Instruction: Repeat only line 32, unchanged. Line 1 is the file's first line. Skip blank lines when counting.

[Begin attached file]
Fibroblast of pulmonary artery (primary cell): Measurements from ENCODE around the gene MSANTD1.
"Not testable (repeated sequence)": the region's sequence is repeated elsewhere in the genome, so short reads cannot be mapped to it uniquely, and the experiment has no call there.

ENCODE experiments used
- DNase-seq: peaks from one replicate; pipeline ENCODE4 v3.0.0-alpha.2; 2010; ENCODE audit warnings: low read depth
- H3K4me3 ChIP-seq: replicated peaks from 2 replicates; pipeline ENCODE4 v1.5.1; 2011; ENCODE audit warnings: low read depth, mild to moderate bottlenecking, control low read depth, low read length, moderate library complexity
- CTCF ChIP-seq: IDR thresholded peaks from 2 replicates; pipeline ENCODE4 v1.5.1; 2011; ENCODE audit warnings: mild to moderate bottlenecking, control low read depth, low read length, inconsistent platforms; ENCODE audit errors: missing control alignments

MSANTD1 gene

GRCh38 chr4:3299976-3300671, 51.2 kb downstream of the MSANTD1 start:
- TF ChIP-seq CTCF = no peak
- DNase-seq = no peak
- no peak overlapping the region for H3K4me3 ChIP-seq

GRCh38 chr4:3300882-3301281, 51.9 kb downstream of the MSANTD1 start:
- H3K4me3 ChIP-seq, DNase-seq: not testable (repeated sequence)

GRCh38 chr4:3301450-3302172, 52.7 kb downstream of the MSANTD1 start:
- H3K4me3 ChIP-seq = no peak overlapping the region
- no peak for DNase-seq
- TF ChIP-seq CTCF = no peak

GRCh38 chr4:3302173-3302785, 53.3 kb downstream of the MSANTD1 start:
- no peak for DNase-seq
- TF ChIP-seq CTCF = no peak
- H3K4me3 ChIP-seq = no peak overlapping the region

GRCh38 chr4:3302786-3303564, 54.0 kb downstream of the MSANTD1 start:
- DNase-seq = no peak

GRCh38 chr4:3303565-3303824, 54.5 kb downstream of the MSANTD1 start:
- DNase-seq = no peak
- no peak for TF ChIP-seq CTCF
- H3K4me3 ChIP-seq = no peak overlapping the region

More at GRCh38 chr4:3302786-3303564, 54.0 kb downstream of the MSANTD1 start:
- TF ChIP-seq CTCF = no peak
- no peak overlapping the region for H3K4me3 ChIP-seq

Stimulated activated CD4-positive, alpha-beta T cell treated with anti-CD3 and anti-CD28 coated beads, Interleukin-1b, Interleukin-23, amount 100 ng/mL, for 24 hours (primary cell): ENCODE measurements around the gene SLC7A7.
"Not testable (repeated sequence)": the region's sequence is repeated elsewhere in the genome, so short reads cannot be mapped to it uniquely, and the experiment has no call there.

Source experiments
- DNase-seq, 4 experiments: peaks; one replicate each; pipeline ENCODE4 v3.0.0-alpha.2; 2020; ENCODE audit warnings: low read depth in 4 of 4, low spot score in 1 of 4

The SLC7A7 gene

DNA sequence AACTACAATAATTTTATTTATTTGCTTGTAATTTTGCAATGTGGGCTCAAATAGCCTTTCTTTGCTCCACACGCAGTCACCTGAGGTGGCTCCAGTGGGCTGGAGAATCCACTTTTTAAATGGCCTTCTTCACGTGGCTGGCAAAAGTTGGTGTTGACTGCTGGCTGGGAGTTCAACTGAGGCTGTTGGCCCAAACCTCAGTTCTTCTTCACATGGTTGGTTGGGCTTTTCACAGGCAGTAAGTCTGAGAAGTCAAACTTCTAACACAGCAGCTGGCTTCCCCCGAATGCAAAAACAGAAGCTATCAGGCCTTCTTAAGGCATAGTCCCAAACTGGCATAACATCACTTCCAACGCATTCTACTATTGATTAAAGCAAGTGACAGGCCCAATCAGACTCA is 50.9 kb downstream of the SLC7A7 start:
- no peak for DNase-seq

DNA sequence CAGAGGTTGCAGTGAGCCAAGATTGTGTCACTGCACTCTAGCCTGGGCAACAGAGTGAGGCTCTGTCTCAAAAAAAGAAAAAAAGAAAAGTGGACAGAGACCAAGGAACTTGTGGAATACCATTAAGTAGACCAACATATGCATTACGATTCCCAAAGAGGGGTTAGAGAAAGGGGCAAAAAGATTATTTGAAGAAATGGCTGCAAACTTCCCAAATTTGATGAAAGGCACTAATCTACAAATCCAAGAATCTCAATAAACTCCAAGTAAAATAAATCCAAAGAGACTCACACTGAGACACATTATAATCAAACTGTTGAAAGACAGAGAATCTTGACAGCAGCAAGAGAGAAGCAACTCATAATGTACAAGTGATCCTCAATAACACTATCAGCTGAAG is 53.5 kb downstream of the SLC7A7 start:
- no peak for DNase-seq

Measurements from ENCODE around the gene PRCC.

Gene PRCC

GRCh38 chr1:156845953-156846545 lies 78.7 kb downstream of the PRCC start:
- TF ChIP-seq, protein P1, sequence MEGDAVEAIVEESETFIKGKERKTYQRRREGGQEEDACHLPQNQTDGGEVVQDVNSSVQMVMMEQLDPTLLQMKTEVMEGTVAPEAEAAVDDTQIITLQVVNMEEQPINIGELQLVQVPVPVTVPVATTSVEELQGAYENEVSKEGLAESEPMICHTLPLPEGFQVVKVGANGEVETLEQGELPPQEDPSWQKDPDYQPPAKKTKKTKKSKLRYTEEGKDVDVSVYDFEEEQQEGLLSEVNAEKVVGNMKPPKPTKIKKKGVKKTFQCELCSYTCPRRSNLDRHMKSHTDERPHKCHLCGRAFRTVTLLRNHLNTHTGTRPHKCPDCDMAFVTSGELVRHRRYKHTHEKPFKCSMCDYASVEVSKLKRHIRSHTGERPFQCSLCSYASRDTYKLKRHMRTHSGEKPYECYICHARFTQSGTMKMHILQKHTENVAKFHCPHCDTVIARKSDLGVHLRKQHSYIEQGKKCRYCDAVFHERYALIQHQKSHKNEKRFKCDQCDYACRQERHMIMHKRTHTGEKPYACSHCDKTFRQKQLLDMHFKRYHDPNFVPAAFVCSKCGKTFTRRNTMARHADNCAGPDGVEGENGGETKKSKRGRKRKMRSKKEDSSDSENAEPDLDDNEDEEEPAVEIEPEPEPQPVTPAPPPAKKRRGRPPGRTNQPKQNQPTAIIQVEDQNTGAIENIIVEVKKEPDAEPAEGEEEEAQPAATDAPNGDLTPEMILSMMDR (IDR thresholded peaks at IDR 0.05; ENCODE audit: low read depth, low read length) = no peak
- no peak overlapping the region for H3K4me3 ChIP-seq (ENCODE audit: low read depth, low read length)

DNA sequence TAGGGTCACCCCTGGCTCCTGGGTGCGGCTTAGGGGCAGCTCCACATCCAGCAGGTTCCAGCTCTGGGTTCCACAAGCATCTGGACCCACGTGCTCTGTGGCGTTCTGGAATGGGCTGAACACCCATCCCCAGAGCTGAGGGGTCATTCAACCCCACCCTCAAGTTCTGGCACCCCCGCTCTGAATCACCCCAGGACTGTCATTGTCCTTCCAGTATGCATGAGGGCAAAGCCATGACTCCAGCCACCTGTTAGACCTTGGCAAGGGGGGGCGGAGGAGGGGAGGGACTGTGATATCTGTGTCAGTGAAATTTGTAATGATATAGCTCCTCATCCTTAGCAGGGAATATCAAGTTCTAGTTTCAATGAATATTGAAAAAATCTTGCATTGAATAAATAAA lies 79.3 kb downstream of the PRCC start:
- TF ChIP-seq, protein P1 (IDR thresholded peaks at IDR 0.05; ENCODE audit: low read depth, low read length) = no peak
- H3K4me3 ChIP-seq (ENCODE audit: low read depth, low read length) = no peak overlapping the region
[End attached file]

"Not testable (repeated sequence)": the region's sequence is repeated elsewhere in the genome, so short reads cannot be mapped to it uniquely, and the experiment has no call there.